Expert Column

Dr. Gregor Reiter, Partner, GRÜTER Attorneys and Notaries, Germany on \"UEFA\'s \'Financial Fair Play\' Concept - a Critique\"
UEFA's 'Financial Fair Play' Concept - a Critique

Through the “Financial Fair Play” Concept UEFA is seeking more financial stability for European clubs as well as trying to establish a level playing field amongst clubs in Europe in order to assure that success on the pitch can not be bought thru financial gambling in the offices surrounding the pitch.  UEFA fears that the football bubble – as has the rest of the European Economy since 2008 - will “blow” and will leave the European football world in turmoil, to say the least.
In order to be able to asses the potential success of the Financial Fair Play Concept, a first look needs to be taken on how UEFA is planning to achieve its goal. As far as the author makes legal comments in concern with the concept, these comments are based on the current legal situations for clubs in Germany.
The Concept of Financial Fair Play
The concept of Financial Fair Play was approved by UEFA's Executive Committee unanimously in September 2009. The principal objectives of the concept being:
• to introduce more discipline and rationality in club football finances;
• to decrease pressure on salaries and transfer fees and limit inflationary effect;
• to encourage clubs to compete with(in) their revenues;
• to encourage long-term investments in the youth sector and infrastructure;
• to ensure clubs settle their liabilities on a timely basis.
These approved objectives reflect UEFAs own view, that UEFA has a duty to consider the systemic environment of European club football in which individual clubs compete, and in particular the wider inflationary impact of clubs' spending on salaries and transfer fees.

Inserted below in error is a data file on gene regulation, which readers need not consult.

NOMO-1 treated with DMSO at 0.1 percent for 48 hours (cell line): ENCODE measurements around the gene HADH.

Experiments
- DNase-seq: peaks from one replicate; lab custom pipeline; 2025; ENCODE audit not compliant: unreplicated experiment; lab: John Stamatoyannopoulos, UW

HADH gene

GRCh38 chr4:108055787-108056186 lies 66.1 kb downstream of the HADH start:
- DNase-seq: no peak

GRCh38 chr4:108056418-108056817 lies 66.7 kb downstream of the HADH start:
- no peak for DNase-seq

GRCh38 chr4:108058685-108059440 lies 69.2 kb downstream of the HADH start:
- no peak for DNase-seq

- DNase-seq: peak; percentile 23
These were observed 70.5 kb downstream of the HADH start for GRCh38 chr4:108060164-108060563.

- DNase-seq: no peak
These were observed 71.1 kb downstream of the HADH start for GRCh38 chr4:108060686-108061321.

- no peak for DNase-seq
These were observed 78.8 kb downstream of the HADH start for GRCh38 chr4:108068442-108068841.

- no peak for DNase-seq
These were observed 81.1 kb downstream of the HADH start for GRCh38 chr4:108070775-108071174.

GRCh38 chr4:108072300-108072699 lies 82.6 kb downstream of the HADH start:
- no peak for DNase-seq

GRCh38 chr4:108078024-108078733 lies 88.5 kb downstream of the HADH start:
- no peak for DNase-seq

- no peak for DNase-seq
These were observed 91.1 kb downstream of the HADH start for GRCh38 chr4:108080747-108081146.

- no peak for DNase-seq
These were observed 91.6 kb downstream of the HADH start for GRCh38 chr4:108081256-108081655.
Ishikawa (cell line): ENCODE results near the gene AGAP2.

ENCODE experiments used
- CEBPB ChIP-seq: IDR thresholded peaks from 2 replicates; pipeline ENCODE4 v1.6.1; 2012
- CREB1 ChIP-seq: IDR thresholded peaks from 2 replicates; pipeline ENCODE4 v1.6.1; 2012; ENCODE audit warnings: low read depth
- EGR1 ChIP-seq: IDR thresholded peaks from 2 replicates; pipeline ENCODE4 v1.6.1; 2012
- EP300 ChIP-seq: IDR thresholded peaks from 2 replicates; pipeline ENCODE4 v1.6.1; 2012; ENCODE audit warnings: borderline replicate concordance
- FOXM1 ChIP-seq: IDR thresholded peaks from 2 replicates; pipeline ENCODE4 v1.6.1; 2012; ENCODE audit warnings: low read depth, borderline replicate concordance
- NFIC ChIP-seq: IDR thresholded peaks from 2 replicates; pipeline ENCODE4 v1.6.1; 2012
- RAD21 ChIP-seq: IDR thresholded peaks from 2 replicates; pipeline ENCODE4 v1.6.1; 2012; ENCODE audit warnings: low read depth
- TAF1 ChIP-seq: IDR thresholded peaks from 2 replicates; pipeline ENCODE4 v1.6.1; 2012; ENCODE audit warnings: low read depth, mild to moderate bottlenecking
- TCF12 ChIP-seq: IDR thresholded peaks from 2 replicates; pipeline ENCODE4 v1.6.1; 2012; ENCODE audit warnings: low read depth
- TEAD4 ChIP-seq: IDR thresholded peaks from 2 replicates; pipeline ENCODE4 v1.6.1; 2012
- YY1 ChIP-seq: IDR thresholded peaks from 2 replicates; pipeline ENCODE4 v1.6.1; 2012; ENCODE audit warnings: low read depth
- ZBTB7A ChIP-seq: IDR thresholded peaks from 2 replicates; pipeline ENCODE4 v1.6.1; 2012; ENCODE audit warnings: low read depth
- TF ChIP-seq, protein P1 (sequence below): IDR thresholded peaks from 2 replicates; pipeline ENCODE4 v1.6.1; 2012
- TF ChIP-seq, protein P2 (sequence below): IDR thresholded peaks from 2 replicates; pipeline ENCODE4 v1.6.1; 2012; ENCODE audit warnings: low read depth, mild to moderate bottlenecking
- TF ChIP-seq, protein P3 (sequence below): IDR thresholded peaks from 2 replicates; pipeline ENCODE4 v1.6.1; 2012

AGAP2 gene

UEFA considers with its concept the world wide economic situation since 2008, which also did create difficulties for football clubs in Europe. Many clubs – according to UEFA - have experienced liquidity shortfalls, for instance leading to delayed payments. UEFAs general secretary Gianni Infantino said that of more than 650 clubs throughout Europe, which had been surveyed, it had been found that 50% were making losses every year and 20% were making massive losses, spending 120% of their revenue each year.
The concept looks easy enough on paper and if you present the concept to any CEO of any company in Europe, most of them will probably tell you, that they have followed along these lines all their business life and if they would not have, they would have had to file for bankruptcy. Considering that most clubs – at least in Germany – are cooperation’s in the legal sense of the word and therefore had to follow most of the concepts bullet points anyway, one wonders, why UEFA needs this concept.
Introduction of more discipline and rationality in club football finances
It should be common in any cooperation, that business decision are not based on market issues alone. Whatever the market side wants, it must be restrained by what is financially possible and prudent. In order to achieve this, a club needs personal that is able handle financial issues with discipline and in rational ways; in the past clubs have in most cases entrusted the position of “manager” to ex-players with little or no experience in finances. If the club did have a CFO, he usually had to bow down to the wishes of the “manager”, thus the market dominated the financial side without restrain, leading – in some cases - to financial chaos. In March 2005 Borussia Dortmund came to the brink of insolvency, because they did spent money that they were hoping to gain in European tournaments, for which they ended up not qualifying for. On the other hand, the success of Bayern Munich of the past 40 years (!) is in part owed to the fact, that Bayern Munich has always shown discipline and rationality in financial issues and has strong personal in that field, conferring on equal terms with the sporting side.
Decrease pressure on salaries and transfer fees and limit inflationary effect